Manchester United go into Friday’s last-16 draw of the Europa League after a 1-0 victory in St Etienne’s raucous Stade Geoffroy-Guichard sent Jose Mourinho’s side through 4-0 on aggregate.
Once the smoke from flares and the smell of sulphur had dissipated at the start of the game, in an atmosphere as hot as Manchester United’s white away kits, Henrikh Mkhitaryan’s 16th minute goal ended the dreams of even the most optimistic among the massed banks of green.
With their multitude of international stars, United were technically superior and physically stronger than Christophe Galtier’s less-remunerated and largely French squad from the team that sits fifth in Ligue 1. Eric Bailly brushed off their attackers like a man taking on schoolboys, while a 56th minute free-kick from Romain Hamouma was so farcical it illustrated the lack of confidence shown by the hosts, who held their opponents in more awe than in the first leg. Bailly was dismissed in the 63rd minute for a second yellow card, yet United were seldom troubled even when down to 10 men.
Saint-Etienne, who won only one of their three home group games but still won the group to give them a second leg at home against United, are out of the Europa League, but their die-hard fans put on a fine show over two legs. Their 3,000-strong following at Old Trafford last week was the most impressive contingent to visit the stadium in the eyes of many United fans, though they remained baffled why so many of them travelled so far and then kept their backs to the pitch while they orchestrated songs.
Stade Geoffroy-Guichard is one of France’s finest football grounds and it is a “ground” in the truest sense, with four steep and separate stands brought up to the most modern standards thanks to some pre-Euro 2016 development. All 41,000 tickets sold out, including 1,700 travellers from Manchester, but these home fans were no big game glory hunters: they’re the fifth-best supported team in France.
If their hopes of reaching the round of 16 were thoroughly extinguished by United’s opening goal, which put the tie at 4-0, their passion for their team was not: they became even louder with their singing, dancing and raising flags and flares. They were organized, with the two giant end stands singing to each other.
The overall atmosphere was so superior to any English football ground. English football has gained much in the last two decades, but it has come at a cost to the once famous English atmosphere.
Henrikh Mkhitaryan winced as he limped off injured, clutching what appeared to be his hamstring after 25 minutes. He was replaced by Marcus Rashford. United are fortunate to have players of such quality in reserve — Jose Mourinho brought on Marcos Rojo when Bailly was dismissed — but such has been Mkhitaryan’s impact in recent months that he’ll be sorely missed if unable to play in Sunday’s EFL cup final against Southampton at Wembley.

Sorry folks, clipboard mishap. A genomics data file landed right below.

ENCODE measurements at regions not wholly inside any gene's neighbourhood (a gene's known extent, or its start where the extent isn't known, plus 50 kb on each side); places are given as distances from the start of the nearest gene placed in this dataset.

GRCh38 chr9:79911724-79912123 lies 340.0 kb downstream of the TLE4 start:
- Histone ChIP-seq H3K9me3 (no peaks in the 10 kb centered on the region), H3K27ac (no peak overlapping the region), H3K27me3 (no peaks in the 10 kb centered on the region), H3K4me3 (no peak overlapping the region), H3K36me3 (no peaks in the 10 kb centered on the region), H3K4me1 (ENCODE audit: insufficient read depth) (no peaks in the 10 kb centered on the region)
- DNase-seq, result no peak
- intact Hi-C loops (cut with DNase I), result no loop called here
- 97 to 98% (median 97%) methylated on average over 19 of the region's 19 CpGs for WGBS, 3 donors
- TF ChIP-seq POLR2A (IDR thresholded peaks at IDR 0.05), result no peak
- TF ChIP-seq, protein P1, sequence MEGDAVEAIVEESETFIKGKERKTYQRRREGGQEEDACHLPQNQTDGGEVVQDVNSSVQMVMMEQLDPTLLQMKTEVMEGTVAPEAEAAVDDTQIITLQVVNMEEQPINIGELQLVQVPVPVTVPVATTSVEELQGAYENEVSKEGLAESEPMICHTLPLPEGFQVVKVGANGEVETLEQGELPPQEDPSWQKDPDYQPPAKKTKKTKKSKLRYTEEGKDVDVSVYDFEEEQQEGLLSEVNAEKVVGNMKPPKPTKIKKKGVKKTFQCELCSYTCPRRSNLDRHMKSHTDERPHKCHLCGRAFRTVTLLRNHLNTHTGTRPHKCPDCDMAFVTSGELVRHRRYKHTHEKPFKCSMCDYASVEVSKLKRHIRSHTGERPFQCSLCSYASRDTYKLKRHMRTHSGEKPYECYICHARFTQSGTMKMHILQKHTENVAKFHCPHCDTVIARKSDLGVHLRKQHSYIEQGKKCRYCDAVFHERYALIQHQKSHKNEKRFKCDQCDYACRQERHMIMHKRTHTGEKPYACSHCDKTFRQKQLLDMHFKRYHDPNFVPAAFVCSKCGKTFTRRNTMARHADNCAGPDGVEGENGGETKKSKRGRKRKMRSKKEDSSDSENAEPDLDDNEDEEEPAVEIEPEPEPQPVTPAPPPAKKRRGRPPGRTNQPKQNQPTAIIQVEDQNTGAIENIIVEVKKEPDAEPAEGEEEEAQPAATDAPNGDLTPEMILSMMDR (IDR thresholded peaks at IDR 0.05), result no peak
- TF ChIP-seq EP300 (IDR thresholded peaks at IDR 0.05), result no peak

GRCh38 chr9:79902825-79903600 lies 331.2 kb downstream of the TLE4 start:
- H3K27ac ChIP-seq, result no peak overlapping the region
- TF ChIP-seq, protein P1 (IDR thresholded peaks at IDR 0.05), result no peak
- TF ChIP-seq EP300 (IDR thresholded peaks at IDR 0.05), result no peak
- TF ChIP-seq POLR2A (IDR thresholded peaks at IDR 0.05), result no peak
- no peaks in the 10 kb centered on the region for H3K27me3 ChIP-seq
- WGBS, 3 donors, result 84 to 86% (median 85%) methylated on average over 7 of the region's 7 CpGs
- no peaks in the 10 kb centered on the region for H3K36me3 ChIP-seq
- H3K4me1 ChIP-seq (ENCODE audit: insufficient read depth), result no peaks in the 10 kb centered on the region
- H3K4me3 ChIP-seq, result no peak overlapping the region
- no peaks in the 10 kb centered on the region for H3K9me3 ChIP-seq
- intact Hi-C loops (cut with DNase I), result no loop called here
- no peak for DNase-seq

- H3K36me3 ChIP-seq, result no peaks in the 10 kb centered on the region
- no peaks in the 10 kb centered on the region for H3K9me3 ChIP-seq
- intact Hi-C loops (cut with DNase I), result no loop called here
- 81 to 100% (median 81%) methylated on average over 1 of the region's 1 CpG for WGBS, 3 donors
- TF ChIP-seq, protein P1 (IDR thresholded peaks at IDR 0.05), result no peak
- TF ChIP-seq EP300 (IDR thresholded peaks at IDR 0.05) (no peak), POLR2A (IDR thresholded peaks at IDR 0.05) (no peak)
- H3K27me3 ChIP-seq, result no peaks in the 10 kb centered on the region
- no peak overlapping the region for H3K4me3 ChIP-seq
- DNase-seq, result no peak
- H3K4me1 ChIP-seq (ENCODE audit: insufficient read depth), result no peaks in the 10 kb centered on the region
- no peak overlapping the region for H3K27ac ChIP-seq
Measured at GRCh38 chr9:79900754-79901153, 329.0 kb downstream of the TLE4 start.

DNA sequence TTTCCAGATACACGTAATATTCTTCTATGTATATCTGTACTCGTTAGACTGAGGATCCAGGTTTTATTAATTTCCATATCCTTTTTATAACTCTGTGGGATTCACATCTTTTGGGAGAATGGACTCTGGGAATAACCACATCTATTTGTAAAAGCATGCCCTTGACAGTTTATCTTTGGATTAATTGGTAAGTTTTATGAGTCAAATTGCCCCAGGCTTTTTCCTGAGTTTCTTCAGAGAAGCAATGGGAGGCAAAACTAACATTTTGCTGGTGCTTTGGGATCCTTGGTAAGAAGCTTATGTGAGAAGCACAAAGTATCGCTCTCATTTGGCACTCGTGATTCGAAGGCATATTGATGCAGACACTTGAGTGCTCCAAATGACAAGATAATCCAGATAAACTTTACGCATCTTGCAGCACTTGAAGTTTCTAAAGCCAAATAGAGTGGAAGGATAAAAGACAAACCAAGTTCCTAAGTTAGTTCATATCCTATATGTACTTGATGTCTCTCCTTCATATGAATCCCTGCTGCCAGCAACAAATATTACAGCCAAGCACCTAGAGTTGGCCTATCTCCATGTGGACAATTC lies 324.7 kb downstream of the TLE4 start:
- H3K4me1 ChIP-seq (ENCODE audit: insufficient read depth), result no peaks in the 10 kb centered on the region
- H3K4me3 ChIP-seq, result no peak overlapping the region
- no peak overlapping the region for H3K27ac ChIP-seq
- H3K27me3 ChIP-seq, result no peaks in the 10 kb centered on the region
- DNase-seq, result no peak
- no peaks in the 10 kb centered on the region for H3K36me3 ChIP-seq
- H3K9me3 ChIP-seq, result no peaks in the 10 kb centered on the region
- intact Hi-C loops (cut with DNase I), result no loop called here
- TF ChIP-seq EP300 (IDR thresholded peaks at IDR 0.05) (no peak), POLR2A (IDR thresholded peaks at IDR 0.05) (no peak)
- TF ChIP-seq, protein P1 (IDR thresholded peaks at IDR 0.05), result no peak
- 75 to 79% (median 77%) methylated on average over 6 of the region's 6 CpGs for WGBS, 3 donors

Though his initial impact was minimal after joining from Borussia Dortmund last June, he’s been a regular since December, when he started to fit Mourinho’s criteria of what a United player should be. In the 16 games in which he’s appeared since, the balletic Armenian has scored six times and set up five more. Not for nothing do fans sing “Oh Mickey, you’re so fine” — he’s now ranked as the top attacking midfielder in the Europa League by UEFA.
Mkhitaryan’s goals can be stunners, and though his flick from Juan Mata’s defence-splitting cross was perfectly taken, it wasn’t in the same league as his scorpion kick goal against Sunderland. Is anything? Even in the 20-odd minutes he was on the pitch, he managed a goal, a shot and eight passes and won every tackle he attempted.
Apart from his injury, the only shame was that all the travelling United fans didn’t see the goal. The 1,700 capacity was supposed to be full yet the upper tier of the section was half-empty, with United fans stuck outside the ground. Security has been ramped up for all games in France after a state of emergency was declared following the November 2015 Paris terror attacks, especially for major sporting events.
Though United fans used to mock the Europa League as a competition which Liverpool played on a Thursday night, they’ve now seen their team play in the competition three times in the past five years. In 2012 and 2016, United reached the last-16 before being eliminated by Athletic Bilbao and Liverpool. They’re in the same stage again now, but there’s a real confidence that this team can go all the way and win the competition in Sweden in May. Sevilla, winners in each of the last three seasons, are playing in the Champions League and are no obstacle.
United boast a 100 percent record from their four home games, having put four past Fenerbahce and Feyenoord and three past Saint-Etienne, all of whom are considered strong sides in European football’s secondary competition. Away from home, United have now recorded successive victories in Ukraine and France after going 16 months without a win in Europe, which incurred their worst-ever away run.
Though the prize money pales compared to the Champions League, Mourinho wants silverware and to win this competition: he wants to win all three cups that United remain in during the final third of the season. And while he makes changes and picks Sergio Romero over David de Gea in Europe, he’ll still play Zlatan Ibrahimovic and Paul Pogba.
Though Pogba still needs to find his range in front of goal, he’s found a rhythm that makes him one of United’s most important players. He stood out against his brother’s side and not just when the pair looked for their family at the end of the game.
Meanwhile, Ibrahimovic, who’d struck 17 goals in his last 14 outings against the Ligue 1 side, was booed when he touched the ball. Though he didn’t find the net, his experience, form and confidence will be crucial as the competition gets tougher.
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